Hello from Kent, UK

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Tim Ingram
Title: Member
Joined: 2011-04-27
Hello from Kent, UK

Hello, my name is Tim Ingram from Faversham, Kent, UK. I have been a member, with a couple of hiccups, from 1987. Gardening in the dry south-east of England, I have become fascinated by dryland alpines and was inspired by the beautiful book published to follow the Alpines '86 Interim Conference. I joined the NARGS primarily for the Seedlist (I was running a Specialist Plant Nursery at the time) but have become more and more attracted by the articles in the Quarterly Journal, especially since my main interest has always been gardening with and propagating plants, rather than displaying them (which is such a strong feature of the AGS in the UK). More recently I have become fascinated by the Umbellifers of North America (especially species of Lomatium), which puts me in a select camp of the few! Some strong plants of L. columbianum flower on a winter covered raised bed in our garden and are setting seed well this year for the first time. How many gardeners can I convince to grow this species?! There are are few other nurserymen who specialise in dryland plants in the south of England, notably Graham Nicholls, who is a wonderful grower, and Parham Bungalow Plants in Devizes. I think there are huge opportunities for people to grow more of them, especially in sand beds and the like, which can appeal to keen gardeners of any age and are really successful and easy to make.

My interests in plants are broad and our garden quite large and mature with a good collection of woodland species as well as alpines and bulbs but I have only recently become more won over by the web after being ambivalent about the mass of (often fairly useless) information that is posted on it. I find the srgc and nargs sites particularly stimulating and am very grateful for the hard work of those who plan and run them.

One of the most magnificent plants in the garden at the moment is Yucca whipplei (grown from seed), along with several Dasylirion species imported with a friend from Yucca Do Nursery. I wonder how long they will take to flower?!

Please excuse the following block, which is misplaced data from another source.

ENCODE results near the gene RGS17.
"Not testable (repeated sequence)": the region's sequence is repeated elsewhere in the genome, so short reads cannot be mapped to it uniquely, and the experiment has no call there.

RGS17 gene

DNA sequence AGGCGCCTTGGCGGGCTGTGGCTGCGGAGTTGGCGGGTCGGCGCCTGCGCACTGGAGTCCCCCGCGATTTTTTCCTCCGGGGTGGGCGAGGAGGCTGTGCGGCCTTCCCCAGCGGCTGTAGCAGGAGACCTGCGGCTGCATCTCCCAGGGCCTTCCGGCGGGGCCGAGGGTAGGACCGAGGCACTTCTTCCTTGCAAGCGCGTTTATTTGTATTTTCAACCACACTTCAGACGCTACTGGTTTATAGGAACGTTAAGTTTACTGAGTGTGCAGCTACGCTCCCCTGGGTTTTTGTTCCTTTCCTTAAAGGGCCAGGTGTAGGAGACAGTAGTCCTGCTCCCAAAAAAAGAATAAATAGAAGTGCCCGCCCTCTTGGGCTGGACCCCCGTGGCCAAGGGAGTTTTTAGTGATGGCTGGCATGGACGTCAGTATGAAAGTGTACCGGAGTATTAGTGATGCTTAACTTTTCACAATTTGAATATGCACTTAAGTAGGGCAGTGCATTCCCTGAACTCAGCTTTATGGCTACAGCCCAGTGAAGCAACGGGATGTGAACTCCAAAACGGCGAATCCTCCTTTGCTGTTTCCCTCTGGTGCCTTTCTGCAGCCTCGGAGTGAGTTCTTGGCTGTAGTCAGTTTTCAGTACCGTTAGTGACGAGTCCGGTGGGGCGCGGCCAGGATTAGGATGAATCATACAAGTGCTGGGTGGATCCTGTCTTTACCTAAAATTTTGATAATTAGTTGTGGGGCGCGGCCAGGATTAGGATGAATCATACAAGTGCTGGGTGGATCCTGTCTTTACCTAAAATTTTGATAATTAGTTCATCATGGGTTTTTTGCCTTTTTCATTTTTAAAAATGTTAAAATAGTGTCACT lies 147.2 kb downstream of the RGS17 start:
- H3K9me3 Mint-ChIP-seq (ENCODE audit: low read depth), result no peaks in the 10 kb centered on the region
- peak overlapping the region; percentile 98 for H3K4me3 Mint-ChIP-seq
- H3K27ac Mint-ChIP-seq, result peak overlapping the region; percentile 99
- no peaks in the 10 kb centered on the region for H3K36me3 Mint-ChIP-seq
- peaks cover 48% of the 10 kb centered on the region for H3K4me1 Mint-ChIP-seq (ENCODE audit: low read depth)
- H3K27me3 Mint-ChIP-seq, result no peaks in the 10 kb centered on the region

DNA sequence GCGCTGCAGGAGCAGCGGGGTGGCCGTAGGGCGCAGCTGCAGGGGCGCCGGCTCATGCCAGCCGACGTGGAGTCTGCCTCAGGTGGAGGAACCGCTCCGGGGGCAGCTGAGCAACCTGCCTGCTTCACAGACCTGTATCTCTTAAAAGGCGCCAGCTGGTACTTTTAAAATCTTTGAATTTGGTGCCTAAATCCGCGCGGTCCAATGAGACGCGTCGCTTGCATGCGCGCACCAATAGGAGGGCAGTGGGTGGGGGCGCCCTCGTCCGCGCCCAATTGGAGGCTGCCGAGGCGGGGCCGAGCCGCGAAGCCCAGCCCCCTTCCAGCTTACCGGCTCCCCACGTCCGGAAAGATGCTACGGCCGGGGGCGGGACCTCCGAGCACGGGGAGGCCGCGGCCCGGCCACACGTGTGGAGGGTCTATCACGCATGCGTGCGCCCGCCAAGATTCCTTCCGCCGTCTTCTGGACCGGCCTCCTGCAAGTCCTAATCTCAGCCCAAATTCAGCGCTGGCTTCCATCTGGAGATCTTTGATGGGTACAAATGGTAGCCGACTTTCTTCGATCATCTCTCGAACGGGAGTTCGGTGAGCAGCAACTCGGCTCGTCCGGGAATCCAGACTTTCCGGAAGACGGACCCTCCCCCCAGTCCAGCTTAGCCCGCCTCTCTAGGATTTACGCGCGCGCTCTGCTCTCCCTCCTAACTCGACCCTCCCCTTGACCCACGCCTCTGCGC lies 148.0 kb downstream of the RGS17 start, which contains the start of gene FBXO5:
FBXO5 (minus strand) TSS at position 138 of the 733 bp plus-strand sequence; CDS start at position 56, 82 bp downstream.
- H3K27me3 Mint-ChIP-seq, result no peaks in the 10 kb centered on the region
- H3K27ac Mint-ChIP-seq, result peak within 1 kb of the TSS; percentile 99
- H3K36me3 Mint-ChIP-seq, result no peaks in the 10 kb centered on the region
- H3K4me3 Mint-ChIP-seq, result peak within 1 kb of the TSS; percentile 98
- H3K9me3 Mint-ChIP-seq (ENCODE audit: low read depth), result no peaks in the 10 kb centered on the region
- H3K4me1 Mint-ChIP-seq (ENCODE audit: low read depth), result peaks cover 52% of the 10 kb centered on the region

Love the website by the way - it feels very welcoming and has obviously had a lot of thought put into it. I wish the Rockies weren't quite so far away!

IMYoung
Title: Member
Joined: 2010-01-31

Tim wrote:

...... my main interest has always been gardening with and propagating plants, rather than displaying them (which is such a strong feature of the AGS in the UK).

........ I find the srgc and nargs sites particularly stimulating and am very grateful for the hard work of those who plan and run them.

Jim McGregor of the AGS said at the recent Alpines 2011 conference that the area of the AGS website with all the show results and league tables was one  of the main areas of interest on the site..... such concentration on the competitive results of the shows and in the exhibition of plants and are of little import to  SRGC members, even those who do enjoy exhibiting some plants in competitive shows.... a clear difference in ethos between the organisations.

SRGC certainly finds its website and Forum to be a good tool to give all members a feeling of greater inclusion in the affairs of the club, even if those members are many thousands of miles away and the recent opening of the NARGS  forum to non-members, too, will, I hope, also prove beneficial to recruitment.
I'm sure both SRGC and NARGS  the Web Teams are pleased to read your comments, Tim, thank you.

Ian  and/or Margaret Young ( -here it is usually Margaret)

Aberdeen , North East Scotland, UK
Zone 8a

www.srgc.net

Booker
Booker's picture
Title: Member
Joined: 2010-01-30

Welcome Tim ... it seems we just can't stop meeting in person and in cyberspace!!!

Cliff Booker A.K.A. Ranunculus
On the moors in Lancashire, U.K.
Usually wet, often windy, sometimes cold ... and that's just me!

Barstow
Barstow's picture
Title: Member
Joined: 2010-08-27

Hello Tim! I'm also a Lomatium lover although haven't been successful with that many yet  :'( - nudicaule and utriculatum have grown best of the 10-15 or so species I've tried so far. Am excited to have germinated Perideridia gardnairi for the first time... Why not start a Lomatium/Umbellifer thread and I'll chime in...

Stephen Barstow
Malvik, Norway
63.4N
Age: Lower end of the 20-25,000 day range

Hoy
Hoy's picture
Title: Member
Joined: 2009-12-15

Hi Tim! I can't say I am a Lomatium lover but I have tried to grow some! And I can certainly be persuaded to grow more!

Btw, I found this plant in Kenya, Mt Kenya. Do you know if it is a Lomatium?

Trond
Rogaland, Norway - with cool, often rainy summers  (29C max) and mild, often rainy winters (180 cm/year)!

RickR
Title: Moderator
Joined: 2009-09-21

Welcome to the forum, Tim!  I think your "lots of useless information on the web" comment can be echoed by most of us, regarding many sites.  While gleaning pertinent, concrete details is cumbersome at best in such places, NARGS, SRGC, and similar sites are refreshing.

Never gave Lomatium a second thought.  Hmmm...

Rick Rodich    zone 4a.    Annual precipitation ~24 inches
near Minneapolis, Minnesota, USA

Mark McD
Title: Moderator
Joined: 2009-12-14